Ask my Portuguese grandma how she’s doing and her response (delivered with a thick
accent) will almost always be one of the following:
- Still alive,
- Above ground, or
Hardly cheerful, but certainly honest. I wish I had the license for brutal truth telling she currently carries in her giant, practical black purse.
When she was visiting her hometown of Algarvia a few years ago, she ran into an acquaintance on the way to church. He was bent over with old age and barely able to walk. She said to him: “You’re still alive? If I had your health I’d rather be dead.” He passed away later that week.
That kind of earnestness can be tough – especially when directed at me – but I wouldn’t trade my avò in for a hundred ladies of Fatima.
Until I was about 14, I’d go to her house in Perkinsfield every day after school with my sisters. She’d serve us bean soup, giblet stew, bacalhau or shake n’ bake – always with a side of homemade bread and practical advice, washed down with coca-cola.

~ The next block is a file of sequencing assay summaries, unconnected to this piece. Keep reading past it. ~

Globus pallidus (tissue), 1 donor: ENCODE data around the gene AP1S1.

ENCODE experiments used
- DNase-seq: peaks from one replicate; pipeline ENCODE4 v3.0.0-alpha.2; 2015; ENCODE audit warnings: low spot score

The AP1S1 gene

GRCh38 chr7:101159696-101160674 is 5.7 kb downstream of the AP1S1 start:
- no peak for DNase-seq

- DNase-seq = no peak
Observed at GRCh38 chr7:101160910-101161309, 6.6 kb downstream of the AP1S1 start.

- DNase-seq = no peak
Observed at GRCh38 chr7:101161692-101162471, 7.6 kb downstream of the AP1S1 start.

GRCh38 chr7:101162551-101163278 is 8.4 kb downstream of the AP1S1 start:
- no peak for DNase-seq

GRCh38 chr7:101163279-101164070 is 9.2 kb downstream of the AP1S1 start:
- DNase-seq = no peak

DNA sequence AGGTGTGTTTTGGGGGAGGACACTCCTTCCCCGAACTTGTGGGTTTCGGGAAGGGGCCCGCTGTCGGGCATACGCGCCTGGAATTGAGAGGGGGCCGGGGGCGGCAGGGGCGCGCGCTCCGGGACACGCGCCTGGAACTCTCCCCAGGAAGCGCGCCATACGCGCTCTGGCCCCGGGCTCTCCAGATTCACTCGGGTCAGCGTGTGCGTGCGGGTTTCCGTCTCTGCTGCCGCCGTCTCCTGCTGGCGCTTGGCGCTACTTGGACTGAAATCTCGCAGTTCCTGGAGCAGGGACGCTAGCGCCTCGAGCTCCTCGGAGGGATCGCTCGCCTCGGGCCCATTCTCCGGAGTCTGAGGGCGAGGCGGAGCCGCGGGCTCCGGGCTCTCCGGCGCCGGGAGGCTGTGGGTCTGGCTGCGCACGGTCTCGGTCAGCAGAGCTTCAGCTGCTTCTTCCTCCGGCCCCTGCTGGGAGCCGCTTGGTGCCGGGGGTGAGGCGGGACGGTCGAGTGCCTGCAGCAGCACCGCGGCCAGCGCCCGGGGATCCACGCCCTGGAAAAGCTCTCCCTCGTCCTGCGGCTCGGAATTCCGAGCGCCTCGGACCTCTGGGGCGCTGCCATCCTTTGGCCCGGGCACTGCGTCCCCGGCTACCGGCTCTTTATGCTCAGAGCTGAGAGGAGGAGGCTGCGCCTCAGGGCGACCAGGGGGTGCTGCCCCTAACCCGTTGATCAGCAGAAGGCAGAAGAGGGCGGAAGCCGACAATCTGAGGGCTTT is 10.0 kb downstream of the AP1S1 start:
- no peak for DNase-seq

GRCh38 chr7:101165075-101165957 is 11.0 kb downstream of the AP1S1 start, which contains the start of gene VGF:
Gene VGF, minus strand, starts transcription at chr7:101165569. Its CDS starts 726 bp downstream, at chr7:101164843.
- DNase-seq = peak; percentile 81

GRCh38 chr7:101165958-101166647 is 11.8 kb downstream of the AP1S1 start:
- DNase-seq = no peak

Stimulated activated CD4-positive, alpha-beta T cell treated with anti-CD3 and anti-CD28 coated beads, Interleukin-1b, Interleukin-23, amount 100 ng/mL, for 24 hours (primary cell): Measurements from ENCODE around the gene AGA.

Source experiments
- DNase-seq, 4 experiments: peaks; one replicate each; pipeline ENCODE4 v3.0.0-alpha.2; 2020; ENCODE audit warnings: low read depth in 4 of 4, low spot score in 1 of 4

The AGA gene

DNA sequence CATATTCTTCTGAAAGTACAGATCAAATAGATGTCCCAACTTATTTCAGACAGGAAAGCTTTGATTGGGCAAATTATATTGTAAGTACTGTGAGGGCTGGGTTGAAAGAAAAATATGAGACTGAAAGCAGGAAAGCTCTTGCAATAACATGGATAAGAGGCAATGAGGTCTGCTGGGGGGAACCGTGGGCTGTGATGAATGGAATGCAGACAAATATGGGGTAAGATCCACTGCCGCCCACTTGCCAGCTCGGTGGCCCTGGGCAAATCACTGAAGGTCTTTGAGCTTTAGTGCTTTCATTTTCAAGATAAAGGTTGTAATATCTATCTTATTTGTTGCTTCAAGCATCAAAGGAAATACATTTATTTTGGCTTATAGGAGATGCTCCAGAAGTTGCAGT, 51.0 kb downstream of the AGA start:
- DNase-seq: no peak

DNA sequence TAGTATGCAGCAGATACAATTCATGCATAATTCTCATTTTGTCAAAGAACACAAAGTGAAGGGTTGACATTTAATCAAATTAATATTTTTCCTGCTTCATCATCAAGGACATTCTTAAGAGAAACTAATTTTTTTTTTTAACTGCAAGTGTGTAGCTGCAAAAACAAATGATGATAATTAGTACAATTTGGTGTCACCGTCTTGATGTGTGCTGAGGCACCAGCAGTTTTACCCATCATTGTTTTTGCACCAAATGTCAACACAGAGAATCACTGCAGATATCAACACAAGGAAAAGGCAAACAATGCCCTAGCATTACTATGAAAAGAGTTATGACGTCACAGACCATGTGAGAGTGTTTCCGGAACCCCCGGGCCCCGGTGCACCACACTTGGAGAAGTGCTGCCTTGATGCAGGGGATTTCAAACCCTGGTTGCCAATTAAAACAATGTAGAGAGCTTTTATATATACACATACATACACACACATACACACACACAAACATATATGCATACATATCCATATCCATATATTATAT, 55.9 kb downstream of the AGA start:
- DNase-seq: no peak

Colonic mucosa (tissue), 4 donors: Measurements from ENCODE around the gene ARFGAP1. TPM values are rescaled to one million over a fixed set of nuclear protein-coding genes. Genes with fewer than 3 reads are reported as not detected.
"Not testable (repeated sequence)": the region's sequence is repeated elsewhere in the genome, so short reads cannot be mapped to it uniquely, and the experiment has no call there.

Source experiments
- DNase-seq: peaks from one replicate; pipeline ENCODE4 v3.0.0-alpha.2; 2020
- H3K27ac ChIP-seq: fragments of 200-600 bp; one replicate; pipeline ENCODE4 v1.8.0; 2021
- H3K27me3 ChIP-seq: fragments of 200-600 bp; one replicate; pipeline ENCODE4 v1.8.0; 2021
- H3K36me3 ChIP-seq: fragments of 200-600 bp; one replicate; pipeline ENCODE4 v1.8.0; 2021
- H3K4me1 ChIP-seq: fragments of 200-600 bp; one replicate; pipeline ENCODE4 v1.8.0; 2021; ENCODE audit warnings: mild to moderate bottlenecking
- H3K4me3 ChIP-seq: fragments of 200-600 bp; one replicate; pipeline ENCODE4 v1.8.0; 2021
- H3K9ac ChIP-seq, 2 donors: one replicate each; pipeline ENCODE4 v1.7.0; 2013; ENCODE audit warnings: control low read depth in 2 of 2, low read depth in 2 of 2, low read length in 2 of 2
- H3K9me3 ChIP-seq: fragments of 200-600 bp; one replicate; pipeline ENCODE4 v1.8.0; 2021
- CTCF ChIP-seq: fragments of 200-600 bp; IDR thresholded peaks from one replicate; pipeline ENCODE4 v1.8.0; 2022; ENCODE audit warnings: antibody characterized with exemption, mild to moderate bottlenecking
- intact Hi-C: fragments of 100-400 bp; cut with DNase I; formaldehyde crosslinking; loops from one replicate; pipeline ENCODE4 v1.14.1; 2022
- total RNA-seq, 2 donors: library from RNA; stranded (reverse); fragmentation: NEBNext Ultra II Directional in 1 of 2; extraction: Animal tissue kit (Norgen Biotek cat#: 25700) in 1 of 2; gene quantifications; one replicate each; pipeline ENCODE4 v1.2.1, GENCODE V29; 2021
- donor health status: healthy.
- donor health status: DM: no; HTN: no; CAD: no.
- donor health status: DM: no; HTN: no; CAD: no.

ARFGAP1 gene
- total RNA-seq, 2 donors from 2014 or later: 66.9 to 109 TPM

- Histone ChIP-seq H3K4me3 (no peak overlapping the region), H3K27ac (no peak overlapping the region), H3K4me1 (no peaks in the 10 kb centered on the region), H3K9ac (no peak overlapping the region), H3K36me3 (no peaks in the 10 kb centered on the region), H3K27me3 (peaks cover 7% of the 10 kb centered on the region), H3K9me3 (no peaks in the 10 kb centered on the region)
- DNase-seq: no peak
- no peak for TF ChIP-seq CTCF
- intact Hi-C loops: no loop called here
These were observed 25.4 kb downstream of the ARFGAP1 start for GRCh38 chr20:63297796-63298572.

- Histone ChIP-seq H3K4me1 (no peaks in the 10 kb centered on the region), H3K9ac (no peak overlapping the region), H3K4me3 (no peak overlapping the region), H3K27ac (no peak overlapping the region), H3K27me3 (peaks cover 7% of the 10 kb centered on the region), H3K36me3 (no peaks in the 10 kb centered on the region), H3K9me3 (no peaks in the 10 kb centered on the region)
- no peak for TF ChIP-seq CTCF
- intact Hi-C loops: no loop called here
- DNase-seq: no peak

After eating twice our weight in her immaculate kitchen we’d watch Sailor Moon from her floral couches and play backgammon with our uncle John (a.k.a. João). Then she’d bundle us up, kiss us on the head, and send us across the yard to our house so we could get ready for bed.
Avò always says that family is the most important thing. When I think about how much she’s done for me, it’s clear she lives by that affirmation.
Spending time with my grandma today reminds me of the deep tunnels my family has dug into my heart. Some memories are etched onto my brain forever, squished tight against some kind of giant, pulsing affection node.
Love like that can never hold a stain or wrinkle – kind of like her table linens. So even though I no longer eat giblet stew, I’m grateful to be able to drive 15 minutes to her place for a cup of tea and a story about the old country.
Don’t let the cookie-baking granny look fool you. My mother is a tough old lady. She was tough when she was young too. If she starts with: “_You know…” Duck!!!
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